A pal who deals in pro audio recording gear (some good shit) sent an email our way complaining about people recording with cheap gear at home and the inevitable loss that this presents to the pro audio industry. My response:
Look on the Tape Op Message Board and gearslutz and you'll see many people that are figuring out that (most) cheap gear doesn't sound all that great and they are looking for better stuff. People educate themselves, and good magazines, websites and good products are part of that. If there are more people recording at home with crap gear, there are more potential consumers of non-crap gear.
I could go on and on, but keep in mind that things in the real world are not so cut and dry as you might be thinking. I know so many bands that have built up small recording setups in order to have a space to make records that fits in their budget, amortized over multiple albums. These same bands hit the road, sell albums and can make a small living. We are seeing more "middle class" musicians than ever before, and more of my pals in Portland are making a go of this changing market than ever - without having to wash dishes or sign to a major label that will fuck them all to hell if they don't sell 500,000 records.
And hey, John Baccigaluppi and I both started with basement studios and low end consumer gear. We could have stayed in that vein, making a handful of decent, low-key records every year, or we could go "pro" in tiny, affordable steps as we both did. If I was still recording in my basement on cheap gear I'd still be making good-sounding albums (you should hear what John used to achieve in his studio!) and I'd be buying a few pieces of gear a year.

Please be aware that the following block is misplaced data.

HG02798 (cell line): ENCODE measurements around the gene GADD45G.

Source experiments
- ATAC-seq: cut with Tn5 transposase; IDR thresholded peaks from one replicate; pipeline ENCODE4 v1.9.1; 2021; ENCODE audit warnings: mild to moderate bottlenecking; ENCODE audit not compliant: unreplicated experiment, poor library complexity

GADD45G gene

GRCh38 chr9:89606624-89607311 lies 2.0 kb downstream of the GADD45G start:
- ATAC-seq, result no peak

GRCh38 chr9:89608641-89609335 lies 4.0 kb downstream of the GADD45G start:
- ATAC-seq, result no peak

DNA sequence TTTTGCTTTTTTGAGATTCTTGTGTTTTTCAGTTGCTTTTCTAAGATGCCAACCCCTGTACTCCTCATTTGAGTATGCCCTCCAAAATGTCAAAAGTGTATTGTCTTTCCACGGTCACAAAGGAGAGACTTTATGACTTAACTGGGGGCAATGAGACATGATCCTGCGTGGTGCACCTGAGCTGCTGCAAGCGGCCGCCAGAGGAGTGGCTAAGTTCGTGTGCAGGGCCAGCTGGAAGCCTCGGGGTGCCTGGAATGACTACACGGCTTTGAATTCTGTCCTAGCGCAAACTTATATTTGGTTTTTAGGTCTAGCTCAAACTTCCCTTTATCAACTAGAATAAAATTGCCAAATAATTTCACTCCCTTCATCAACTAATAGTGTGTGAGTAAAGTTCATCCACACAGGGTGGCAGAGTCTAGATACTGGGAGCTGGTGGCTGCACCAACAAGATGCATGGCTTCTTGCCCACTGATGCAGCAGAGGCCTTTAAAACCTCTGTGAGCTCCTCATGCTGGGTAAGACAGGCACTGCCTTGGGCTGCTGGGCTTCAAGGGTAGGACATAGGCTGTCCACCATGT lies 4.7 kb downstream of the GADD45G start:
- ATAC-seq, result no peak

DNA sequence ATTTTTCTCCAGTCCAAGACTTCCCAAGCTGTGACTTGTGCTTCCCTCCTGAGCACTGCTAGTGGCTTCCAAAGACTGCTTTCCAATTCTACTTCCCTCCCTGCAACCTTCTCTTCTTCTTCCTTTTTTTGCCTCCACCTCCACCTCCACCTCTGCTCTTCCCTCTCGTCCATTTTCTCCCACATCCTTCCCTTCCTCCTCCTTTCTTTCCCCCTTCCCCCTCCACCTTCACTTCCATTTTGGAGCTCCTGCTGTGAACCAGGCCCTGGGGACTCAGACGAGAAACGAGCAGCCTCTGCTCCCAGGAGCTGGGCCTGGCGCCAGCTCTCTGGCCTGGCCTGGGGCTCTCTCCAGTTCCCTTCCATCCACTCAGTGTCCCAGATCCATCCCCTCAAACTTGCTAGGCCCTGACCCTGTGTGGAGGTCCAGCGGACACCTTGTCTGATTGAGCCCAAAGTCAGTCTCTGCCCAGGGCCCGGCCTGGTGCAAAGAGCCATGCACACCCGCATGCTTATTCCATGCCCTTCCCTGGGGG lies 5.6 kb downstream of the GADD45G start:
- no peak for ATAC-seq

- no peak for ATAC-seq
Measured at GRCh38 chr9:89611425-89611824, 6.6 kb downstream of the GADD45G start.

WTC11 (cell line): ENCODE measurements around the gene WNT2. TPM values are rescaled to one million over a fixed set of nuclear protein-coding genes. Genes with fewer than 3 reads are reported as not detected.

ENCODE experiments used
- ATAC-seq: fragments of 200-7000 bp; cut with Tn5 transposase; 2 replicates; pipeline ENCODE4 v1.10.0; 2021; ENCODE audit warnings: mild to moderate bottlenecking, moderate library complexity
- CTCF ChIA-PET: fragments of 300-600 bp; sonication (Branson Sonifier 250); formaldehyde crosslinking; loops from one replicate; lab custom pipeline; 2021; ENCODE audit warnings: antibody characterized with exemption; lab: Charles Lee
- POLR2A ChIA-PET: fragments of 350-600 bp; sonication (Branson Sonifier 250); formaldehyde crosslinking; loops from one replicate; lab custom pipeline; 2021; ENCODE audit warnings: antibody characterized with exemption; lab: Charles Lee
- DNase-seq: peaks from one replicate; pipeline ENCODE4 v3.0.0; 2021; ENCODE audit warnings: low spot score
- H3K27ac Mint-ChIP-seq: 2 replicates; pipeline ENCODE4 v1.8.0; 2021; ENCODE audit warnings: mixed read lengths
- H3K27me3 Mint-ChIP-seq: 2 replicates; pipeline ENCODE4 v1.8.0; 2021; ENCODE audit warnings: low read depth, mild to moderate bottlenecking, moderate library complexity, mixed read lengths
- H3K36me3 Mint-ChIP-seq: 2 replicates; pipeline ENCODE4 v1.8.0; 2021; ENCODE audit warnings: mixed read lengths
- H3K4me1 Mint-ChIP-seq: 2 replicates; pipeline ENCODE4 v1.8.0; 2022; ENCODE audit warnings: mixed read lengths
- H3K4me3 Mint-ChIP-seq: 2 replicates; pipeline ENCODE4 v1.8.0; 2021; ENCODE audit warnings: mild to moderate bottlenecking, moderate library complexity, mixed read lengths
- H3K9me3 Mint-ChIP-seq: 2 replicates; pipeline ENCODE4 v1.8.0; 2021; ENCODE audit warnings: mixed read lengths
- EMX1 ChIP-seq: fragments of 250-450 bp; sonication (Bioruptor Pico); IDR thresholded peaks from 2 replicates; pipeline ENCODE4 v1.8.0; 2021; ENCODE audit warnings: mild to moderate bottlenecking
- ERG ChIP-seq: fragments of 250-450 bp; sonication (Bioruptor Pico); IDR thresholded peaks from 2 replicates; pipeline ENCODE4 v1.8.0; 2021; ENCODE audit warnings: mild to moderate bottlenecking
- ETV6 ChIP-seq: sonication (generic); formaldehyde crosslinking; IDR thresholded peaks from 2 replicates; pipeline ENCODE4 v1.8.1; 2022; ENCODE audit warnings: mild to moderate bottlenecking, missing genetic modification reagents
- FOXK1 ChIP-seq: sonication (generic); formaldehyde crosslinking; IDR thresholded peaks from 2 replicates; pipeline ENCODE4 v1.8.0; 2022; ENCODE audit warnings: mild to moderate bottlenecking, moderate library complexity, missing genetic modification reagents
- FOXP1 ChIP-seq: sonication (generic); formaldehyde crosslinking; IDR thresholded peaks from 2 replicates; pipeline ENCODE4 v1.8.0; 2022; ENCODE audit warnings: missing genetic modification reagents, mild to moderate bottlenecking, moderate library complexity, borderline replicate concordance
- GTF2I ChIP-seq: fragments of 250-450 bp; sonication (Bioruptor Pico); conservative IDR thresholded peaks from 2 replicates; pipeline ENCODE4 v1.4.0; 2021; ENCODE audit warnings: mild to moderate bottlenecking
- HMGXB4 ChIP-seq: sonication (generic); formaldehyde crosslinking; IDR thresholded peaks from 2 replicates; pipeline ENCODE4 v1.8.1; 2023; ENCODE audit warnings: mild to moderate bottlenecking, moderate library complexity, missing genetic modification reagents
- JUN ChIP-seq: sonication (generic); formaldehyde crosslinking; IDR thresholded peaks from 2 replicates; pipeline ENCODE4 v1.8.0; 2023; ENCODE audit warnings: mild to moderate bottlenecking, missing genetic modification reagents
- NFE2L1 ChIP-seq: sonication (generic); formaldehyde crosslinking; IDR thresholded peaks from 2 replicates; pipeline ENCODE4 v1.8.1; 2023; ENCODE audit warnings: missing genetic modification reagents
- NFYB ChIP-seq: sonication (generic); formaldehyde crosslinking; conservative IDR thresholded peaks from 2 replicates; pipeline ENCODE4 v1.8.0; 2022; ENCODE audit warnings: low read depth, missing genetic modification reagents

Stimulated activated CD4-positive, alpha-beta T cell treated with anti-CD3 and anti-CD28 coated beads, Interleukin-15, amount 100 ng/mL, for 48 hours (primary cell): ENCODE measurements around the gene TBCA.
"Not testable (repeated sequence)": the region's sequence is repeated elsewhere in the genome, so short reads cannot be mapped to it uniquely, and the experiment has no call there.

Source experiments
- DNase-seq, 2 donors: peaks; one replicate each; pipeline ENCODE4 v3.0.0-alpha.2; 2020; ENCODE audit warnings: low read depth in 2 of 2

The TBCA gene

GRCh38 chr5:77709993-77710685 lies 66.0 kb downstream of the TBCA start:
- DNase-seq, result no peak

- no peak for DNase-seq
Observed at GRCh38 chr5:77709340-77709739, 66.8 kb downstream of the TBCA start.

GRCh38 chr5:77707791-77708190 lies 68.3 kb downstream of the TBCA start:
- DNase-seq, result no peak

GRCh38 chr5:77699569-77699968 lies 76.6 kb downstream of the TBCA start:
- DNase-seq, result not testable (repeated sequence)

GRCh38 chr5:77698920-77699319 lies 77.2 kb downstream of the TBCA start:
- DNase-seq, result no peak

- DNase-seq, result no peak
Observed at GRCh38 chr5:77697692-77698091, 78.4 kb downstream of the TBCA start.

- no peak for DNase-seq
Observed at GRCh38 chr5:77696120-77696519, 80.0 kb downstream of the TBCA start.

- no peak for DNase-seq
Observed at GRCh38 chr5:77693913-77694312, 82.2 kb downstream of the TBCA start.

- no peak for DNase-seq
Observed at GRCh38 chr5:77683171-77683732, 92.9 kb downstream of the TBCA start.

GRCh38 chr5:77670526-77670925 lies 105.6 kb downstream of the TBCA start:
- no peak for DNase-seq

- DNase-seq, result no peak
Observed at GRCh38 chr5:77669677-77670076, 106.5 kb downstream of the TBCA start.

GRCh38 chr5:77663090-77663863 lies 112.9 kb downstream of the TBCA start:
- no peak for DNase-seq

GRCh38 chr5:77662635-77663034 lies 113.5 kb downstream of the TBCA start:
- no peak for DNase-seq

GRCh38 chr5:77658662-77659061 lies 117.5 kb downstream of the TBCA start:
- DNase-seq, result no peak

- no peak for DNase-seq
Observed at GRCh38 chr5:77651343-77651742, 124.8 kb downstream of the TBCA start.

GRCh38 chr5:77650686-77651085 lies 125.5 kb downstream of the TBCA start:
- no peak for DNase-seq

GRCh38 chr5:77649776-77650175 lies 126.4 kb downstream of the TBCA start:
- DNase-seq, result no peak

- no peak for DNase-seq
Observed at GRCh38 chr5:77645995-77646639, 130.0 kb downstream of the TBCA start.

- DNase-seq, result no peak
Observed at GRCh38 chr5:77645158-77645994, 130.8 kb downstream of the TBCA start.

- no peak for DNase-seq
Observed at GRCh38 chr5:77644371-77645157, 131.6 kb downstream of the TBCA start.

Do you think every XXXX sold is in a pro studio? There's something to think about. A XXXX introduced in 1975 would have sold a few thousand if you were lucky. Why do you think all the classic gear is so rare? There was the tiniest market for this stuff!
People look back misty-eyed at the heyday of pro studios in the 70's and 80's. I don't know what they remember, but what I saw then as a musician in 1985 was studios I couldn't even dream of affording to work in - and if I had it'd have been on some major label's budget where I'd have no way to recoup unless it went Gold. So if that's the glory of professional studios - pricing out artists who have something to say - then I say more power to all the changes that have happened.
Tape Op is a bi-monthly magazine devoted to the art of record making.